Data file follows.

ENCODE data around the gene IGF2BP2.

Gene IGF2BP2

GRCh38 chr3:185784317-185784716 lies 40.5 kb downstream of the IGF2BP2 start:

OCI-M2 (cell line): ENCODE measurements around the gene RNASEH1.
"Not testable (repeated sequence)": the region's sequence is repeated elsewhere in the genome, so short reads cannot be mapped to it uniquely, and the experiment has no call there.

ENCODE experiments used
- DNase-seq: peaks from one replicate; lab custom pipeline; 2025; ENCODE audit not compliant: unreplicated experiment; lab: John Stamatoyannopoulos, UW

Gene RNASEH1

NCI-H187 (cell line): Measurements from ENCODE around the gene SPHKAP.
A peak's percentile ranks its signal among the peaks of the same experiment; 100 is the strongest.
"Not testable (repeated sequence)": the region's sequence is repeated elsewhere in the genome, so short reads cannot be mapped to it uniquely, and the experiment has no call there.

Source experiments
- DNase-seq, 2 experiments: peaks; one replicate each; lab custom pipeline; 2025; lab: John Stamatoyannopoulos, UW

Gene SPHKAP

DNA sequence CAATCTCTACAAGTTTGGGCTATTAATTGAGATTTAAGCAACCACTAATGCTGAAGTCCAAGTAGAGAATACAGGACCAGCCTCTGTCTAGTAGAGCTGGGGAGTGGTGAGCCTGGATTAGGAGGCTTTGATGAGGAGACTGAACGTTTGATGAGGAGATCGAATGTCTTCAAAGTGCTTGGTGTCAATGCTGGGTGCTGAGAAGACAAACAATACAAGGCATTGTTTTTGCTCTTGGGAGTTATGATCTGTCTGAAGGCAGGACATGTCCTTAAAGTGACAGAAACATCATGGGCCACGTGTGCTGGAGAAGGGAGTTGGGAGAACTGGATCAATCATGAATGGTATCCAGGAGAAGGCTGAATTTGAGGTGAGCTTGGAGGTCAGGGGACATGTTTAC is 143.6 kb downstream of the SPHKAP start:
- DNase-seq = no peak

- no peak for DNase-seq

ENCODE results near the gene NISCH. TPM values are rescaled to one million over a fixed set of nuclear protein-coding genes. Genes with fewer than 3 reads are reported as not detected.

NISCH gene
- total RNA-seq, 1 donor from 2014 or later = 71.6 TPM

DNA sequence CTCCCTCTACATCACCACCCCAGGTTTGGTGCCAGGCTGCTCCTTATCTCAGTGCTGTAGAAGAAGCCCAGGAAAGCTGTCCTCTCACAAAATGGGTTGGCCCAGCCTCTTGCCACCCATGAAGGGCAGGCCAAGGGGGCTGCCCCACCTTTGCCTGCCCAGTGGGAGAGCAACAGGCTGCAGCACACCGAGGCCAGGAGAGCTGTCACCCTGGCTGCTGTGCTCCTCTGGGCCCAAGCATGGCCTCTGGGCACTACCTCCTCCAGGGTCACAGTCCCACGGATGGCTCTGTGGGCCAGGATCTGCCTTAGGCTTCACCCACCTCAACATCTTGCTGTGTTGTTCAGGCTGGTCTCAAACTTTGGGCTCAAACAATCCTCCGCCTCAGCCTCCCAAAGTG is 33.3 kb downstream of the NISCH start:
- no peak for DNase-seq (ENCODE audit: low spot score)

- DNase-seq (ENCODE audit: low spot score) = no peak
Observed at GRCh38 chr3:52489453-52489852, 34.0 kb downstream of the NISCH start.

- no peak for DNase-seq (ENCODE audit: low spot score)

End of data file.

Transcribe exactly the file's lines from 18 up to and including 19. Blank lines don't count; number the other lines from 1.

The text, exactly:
ENCODE results near the gene NISCH. TPM values are rescaled to one million over a fixed set of nuclear protein-coding genes. Genes with fewer than 3 reads are reported as not detected.

NISCH gene